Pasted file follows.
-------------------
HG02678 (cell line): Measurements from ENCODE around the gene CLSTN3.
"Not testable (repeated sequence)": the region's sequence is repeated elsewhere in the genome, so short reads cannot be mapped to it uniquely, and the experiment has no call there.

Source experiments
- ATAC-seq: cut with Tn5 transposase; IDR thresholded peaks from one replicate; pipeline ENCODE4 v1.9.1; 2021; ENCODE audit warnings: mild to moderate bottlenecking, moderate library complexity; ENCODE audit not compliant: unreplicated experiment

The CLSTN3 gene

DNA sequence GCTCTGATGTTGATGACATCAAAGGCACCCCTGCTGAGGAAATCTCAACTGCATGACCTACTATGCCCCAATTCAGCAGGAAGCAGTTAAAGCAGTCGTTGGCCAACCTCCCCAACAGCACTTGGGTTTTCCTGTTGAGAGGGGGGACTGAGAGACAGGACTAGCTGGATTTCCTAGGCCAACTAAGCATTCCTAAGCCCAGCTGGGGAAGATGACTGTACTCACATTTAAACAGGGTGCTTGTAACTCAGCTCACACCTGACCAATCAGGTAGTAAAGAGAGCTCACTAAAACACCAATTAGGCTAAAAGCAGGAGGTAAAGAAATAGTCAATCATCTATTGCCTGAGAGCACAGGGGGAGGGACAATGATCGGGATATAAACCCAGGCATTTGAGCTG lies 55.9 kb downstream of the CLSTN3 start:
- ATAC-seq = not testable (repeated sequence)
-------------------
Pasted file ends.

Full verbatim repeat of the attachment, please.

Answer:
HG02678 (cell line): Measurements from ENCODE around the gene CLSTN3.
"Not testable (repeated sequence)": the region's sequence is repeated elsewhere in the genome, so short reads cannot be mapped to it uniquely, and the experiment has no call there.

Source experiments
- ATAC-seq: cut with Tn5 transposase; IDR thresholded peaks from one replicate; pipeline ENCODE4 v1.9.1; 2021; ENCODE audit warnings: mild to moderate bottlenecking, moderate library complexity; ENCODE audit not compliant: unreplicated experiment

The CLSTN3 gene

DNA sequence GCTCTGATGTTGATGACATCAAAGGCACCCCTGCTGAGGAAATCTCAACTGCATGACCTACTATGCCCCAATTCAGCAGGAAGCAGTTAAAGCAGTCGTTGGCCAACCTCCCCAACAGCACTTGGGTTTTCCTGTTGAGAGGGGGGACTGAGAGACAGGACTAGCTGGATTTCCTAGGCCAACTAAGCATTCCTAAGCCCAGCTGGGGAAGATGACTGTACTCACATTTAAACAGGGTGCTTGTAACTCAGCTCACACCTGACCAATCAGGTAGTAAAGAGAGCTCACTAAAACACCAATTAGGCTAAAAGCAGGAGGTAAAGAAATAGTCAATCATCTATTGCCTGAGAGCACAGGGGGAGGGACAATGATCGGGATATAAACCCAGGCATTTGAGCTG lies 55.9 kb downstream of the CLSTN3 start:
- ATAC-seq = not testable (repeated sequence)